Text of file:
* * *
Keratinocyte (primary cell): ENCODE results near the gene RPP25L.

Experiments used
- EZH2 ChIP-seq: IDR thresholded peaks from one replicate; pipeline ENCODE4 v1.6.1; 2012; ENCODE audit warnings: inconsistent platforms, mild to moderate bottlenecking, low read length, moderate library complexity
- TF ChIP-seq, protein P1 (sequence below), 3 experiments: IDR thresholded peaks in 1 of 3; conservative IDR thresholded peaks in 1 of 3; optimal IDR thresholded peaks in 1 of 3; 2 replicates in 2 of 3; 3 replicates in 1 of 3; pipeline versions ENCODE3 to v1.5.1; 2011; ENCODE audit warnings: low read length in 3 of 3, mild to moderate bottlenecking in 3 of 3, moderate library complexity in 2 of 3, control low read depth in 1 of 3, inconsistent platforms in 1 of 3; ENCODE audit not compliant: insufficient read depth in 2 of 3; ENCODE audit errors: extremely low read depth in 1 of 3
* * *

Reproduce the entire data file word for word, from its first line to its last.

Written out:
Keratinocyte (primary cell): ENCODE results near the gene RPP25L.

Experiments used
- EZH2 ChIP-seq: IDR thresholded peaks from one replicate; pipeline ENCODE4 v1.6.1; 2012; ENCODE audit warnings: inconsistent platforms, mild to moderate bottlenecking, low read length, moderate library complexity
- TF ChIP-seq, protein P1 (sequence below), 3 experiments: IDR thresholded peaks in 1 of 3; conservative IDR thresholded peaks in 1 of 3; optimal IDR thresholded peaks in 1 of 3; 2 replicates in 2 of 3; 3 replicates in 1 of 3; pipeline versions ENCODE3 to v1.5.1; 2011; ENCODE audit warnings: low read length in 3 of 3, mild to moderate bottlenecking in 3 of 3, moderate library complexity in 2 of 3, control low read depth in 1 of 3, inconsistent platforms in 1 of 3; ENCODE audit not compliant: insufficient read depth in 2 of 3; ENCODE audit errors: extremely low read depth in 1 of 3